COLORADO SPRINGS. Some of the people who come to Catholic Charities Marian House need a meal to live. Others need a meal to survive — directing food dollars saved to rent or other necessities to remain in their homes. It has been that way from the beginning, when in 1970, Steve Handen began feeding people who were hungry out of his own home. Thirteen meals were served that first day.
As those in need heard about this service, the numbers grew, requiring more space and volunteers. The soup kitchen was housed in two church basements — Our Lady of Guadalupe Church and First Baptist Church — before St. Mary’s Cathedral welcomed the program to the Marian House in 1985. The Marian House was a Victorian-style home that had once served as a convent, located at 14 W. Bijou Street. The front of the building housed St. Mary’s Seniors Program and the back became the soup kitchen.
Originally, there was some trepidation about the seniors program and the soup kitchen occupying the same space, Handen said, but the seniors became some of the soup kitchen’s most dedicated volunteers.
“Those people really stepped out of their comfort zone,” Handen said. “They were moral supporters and sometimes financial supporters.”
Over the next decade or so, the services offered by the soup kitchen continued to grow.
“We never had any paid staff; it was all volunteer,” Handen said. “It got to be an administrative challenge.”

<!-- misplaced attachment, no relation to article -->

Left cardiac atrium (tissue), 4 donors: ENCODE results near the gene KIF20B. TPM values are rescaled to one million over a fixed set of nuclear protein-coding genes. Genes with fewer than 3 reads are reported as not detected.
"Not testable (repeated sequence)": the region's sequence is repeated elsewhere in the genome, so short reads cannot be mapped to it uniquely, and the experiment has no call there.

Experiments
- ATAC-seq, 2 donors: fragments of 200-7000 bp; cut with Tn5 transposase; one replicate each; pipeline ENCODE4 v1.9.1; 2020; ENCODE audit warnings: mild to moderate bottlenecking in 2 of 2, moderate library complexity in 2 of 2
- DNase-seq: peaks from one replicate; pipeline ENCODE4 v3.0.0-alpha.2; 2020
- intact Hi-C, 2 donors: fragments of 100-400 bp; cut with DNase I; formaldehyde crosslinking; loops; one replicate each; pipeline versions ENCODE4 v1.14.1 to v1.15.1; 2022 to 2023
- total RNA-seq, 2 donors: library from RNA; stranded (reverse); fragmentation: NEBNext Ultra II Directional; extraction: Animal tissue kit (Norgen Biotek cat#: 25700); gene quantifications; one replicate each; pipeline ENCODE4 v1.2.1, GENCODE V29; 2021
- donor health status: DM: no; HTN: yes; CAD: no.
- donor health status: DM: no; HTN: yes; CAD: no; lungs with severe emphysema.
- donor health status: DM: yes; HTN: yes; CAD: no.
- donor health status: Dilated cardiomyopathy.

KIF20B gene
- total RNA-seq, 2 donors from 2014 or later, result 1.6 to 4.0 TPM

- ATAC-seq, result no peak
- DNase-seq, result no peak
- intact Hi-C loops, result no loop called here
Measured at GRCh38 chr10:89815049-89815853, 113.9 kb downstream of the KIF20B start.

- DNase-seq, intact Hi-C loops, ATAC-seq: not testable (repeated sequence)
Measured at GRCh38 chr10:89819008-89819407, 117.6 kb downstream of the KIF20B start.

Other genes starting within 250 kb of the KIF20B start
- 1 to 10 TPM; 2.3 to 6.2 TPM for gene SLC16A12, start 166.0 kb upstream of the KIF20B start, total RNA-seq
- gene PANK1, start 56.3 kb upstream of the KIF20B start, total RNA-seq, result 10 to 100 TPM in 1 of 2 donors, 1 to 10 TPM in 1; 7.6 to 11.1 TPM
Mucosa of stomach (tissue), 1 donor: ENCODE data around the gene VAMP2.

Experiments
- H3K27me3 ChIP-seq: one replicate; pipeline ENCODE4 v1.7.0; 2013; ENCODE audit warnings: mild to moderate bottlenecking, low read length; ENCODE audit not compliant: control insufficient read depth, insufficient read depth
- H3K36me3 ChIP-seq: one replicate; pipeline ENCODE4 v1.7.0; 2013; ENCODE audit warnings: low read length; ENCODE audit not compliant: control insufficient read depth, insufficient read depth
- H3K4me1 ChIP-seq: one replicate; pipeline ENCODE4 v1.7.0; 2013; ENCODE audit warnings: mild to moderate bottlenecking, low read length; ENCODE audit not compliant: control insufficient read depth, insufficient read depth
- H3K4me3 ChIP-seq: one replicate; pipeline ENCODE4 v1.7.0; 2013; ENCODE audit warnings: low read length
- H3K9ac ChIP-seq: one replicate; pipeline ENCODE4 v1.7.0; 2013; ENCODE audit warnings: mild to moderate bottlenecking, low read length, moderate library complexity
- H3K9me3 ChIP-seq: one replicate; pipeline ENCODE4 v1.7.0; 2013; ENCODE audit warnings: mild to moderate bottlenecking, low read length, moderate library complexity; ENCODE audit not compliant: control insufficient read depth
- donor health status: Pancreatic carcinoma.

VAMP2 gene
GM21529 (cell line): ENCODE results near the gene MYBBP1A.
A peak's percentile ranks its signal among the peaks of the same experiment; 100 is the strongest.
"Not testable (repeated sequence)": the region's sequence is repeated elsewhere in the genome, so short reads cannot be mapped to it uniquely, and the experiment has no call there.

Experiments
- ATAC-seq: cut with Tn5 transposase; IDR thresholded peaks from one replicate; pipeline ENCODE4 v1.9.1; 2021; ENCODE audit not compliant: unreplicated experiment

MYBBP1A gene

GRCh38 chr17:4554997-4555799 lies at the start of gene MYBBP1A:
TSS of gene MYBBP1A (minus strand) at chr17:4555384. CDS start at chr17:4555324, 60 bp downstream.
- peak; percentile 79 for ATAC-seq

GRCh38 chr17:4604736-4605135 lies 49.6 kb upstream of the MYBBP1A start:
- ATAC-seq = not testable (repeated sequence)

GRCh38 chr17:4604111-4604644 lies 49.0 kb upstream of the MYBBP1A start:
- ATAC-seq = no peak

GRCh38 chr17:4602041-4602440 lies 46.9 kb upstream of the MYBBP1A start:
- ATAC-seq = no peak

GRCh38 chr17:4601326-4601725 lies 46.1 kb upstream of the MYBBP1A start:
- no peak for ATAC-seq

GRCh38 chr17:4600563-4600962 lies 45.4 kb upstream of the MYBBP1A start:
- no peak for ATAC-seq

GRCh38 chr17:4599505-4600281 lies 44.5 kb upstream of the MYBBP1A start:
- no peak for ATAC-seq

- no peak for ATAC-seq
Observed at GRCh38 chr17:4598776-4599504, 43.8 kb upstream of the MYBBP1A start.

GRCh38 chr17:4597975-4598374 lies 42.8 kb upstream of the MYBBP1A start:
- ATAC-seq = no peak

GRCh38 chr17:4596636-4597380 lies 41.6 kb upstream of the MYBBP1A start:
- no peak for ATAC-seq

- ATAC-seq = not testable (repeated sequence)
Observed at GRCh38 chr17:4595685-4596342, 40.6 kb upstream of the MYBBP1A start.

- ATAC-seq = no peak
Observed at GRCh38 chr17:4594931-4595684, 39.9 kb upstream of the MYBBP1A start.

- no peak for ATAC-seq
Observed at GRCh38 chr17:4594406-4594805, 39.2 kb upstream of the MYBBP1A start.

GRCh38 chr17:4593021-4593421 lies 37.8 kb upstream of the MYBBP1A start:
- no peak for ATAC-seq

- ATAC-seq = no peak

In June 1994, Handen asked the leadership at Catholic Charities to consider taking over Marian House operations. MaryAnn Stadjuhar, the executive assistant, was tasked with determining the best way to run the soup kitchen as a program of Catholic Charities.
“I began interviewing current volunteers and clients, community leaders, and members of the Bijou Community to determine what was working well, what improvements were needed, and cost implications for soup kitchen operations. What I didn’t realize at the time was I was writing my new job description,” said Stadjuhar.
After securing some funds from the City of Colorado Springs and the United Way, and with Bishop Hanifen’s and the Board of Directors’ approval, Catholic Charities officially took control of Marian House in November 1994, with Stadjuhar in the role of the first soup kitchen director. She was the only paid staff member, relying on volunteers and food donors to operate the kitchen.
The soup kitchen, then and now, could not operate without the thousands of volunteers who contribute their time, talent, and treasure to the mission. In 1999, Frank Mora took on the role of Volunteer Manager, juggling the hundreds of volunteers needed to staff the kitchen. Frank once said, “We’re not just feeding people; we’re filling them with hope.” Today’s Volunteer Manager, Doug Rouse, uses technology to manage the thousands of people who volunteer annually. Last year volunteers donated over 90,000 volunteer hours at a value of over $2.5 million.
Preparing meals at the old Marian House was difficult. The small kitchen, common for homes built during that period, could reach temperatures in excess of 100 degrees in the summer. Another room served as the dish room, where the commercial grade dishwasher was located, along with a sink for volunteers to hand wash dishes. The dining room was an “L” shape that could seat about 75 people at a time. There was a family dining room down the hall as well as rooms for food storage and a small chapel that was used for memorial services. Freezers and refrigerators lined the halls to accommodate the food necessary to deliver the daily meal.